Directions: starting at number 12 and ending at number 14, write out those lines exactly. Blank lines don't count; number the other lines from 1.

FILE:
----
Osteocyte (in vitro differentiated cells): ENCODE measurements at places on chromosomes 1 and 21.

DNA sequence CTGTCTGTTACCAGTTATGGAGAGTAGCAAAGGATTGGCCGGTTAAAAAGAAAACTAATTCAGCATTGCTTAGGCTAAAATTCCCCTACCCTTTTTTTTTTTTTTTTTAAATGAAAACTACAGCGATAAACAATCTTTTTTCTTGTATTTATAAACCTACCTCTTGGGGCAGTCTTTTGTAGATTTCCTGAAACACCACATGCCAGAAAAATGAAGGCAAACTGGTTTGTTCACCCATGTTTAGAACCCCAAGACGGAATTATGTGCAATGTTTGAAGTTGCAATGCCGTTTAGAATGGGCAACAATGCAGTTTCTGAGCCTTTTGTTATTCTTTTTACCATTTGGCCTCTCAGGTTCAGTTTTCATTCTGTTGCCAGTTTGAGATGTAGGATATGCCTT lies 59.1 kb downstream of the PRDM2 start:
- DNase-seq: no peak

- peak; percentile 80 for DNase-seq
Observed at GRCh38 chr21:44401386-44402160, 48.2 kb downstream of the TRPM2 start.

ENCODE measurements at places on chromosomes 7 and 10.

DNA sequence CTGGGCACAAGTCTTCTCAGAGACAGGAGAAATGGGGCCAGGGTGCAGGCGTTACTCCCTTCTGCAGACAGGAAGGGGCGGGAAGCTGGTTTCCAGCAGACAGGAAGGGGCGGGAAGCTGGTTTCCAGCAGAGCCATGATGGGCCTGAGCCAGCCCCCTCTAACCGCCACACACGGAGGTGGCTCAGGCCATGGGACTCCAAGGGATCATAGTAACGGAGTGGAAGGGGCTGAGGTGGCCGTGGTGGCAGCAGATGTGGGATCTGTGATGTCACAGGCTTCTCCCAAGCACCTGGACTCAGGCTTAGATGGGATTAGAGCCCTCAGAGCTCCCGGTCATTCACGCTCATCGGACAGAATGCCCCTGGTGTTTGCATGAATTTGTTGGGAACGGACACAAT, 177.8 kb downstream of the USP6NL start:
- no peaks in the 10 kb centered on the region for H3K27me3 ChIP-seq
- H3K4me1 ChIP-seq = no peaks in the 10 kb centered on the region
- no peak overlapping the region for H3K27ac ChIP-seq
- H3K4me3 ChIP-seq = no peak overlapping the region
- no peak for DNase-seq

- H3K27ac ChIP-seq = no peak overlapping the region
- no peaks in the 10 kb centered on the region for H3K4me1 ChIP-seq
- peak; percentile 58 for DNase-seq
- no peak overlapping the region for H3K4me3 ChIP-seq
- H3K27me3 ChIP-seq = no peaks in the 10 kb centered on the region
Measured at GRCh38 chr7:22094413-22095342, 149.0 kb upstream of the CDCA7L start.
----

- no peak for DNase-seq

- H3K27ac ChIP-seq = no peak overlapping the region
- no peaks in the 10 kb centered on the region for H3K4me1 ChIP-seq